The CMU-Q research team will learn more about attitudes in Qatar toward indigenous wildlife, including the dugong.
The CMU-Q research team will learn more about attitudes in Qatar toward indigenous wildlife, including the dugong.

Students delve into Qatar’s attitudes about wildlife

Students at Carnegie Mellon University in Qatar (CMU-Q), a Qatar Foundation partner university, are conducting a research project that explores how people in Qatar think about indigenous wildlife species.

Reem Al-Haddad, Sara Al-Hemaidi, Amal Al-Korbi and Almayasa Al-Naimi will be conducting the project with support from the Undergraduate Research Experience Program (UREP) by Qatar National Research Fund.

Faculty advisors Jennifer Bruder and Lauren Burakowski, both assistant teaching professors of psychology at CMU-Q, first proposed the project to learn more about Qatar residents’ awareness of native species, as well as their attitudes toward the wildlife. The team will survey people who live in Qatar to establish a baseline understanding of attitudes toward wildlife, which can help direct future research questions.

Qatar is home to an impressive variety of unique terrestrial and marine animals, like the Arabian oryx, the dugong, and the hawksbill turtle. The animals are under threat because of a variety of factors, including coastal development, climate change, invasive species, water scarcity, and desertification.

“We see from other studies that people who have an increased familiarity with wildlife tend to also report a stronger connection to nature, as well as more environmentally conscious behaviors in their daily lives,” said Bruder.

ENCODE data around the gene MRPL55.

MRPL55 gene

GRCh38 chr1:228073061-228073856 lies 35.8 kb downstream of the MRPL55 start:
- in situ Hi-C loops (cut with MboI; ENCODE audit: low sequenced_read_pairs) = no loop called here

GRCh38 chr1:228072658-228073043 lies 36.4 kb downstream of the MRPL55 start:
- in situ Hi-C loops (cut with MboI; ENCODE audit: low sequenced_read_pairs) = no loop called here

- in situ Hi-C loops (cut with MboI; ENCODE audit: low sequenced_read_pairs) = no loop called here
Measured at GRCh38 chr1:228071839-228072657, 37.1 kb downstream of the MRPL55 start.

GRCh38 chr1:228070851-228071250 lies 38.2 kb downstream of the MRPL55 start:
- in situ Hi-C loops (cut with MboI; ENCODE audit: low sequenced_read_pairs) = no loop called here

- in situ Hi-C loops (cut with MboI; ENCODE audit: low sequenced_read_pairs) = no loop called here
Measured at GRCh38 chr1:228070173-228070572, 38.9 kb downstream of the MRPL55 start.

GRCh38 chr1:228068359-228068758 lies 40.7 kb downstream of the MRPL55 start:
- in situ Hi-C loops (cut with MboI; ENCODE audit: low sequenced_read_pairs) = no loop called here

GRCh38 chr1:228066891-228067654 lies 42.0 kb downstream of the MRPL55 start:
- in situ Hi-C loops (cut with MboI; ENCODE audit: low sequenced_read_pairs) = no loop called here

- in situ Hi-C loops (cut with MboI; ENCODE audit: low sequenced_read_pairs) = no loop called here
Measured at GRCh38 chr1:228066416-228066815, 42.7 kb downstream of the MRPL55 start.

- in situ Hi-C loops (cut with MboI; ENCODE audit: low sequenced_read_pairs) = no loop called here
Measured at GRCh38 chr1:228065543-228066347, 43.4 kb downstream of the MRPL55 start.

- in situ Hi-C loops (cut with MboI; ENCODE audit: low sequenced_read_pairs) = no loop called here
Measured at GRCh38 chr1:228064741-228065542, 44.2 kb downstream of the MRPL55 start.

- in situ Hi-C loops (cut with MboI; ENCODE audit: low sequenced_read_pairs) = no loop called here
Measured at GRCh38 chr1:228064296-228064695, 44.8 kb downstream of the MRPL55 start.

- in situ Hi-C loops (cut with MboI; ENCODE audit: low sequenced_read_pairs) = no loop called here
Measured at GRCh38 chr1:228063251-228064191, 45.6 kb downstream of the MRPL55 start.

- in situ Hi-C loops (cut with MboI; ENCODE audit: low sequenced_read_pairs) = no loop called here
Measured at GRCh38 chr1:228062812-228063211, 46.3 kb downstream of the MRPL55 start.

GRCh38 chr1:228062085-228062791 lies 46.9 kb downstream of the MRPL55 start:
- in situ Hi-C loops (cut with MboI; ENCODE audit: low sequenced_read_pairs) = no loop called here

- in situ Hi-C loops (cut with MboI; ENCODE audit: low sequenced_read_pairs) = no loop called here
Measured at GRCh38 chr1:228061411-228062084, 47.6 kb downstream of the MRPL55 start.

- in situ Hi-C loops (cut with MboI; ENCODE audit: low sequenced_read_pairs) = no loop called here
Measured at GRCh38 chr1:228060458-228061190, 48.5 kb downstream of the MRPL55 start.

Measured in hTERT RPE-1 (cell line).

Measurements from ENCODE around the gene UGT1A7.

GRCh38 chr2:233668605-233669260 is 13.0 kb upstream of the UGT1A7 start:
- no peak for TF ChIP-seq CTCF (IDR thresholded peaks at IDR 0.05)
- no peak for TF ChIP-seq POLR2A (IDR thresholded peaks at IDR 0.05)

Bruder and Burakowski approached the students to see if they were interested. All four students are studying information systems, and all are pursuing minors in psychology.

Like her fellow student researchers, Al-Naimi is very interested in preserving and protecting Qatar’s unique environment: “I was drawn to this study because there is very little research concerning the environment in Qatar, and I think measuring people’s attitudes and awareness towards endangered species can ultimately help Qatar in working to preserve them.”

The project will take place over the next academic year. To better reach Qatar residents, the students have adapted their research plan to a digital format, although they will reassess as the country eases restrictions due to the COVID-19 pandemic.

UREP is a QNRF program designed to encourage and inspire undergraduate students to participate in scientific research.

 

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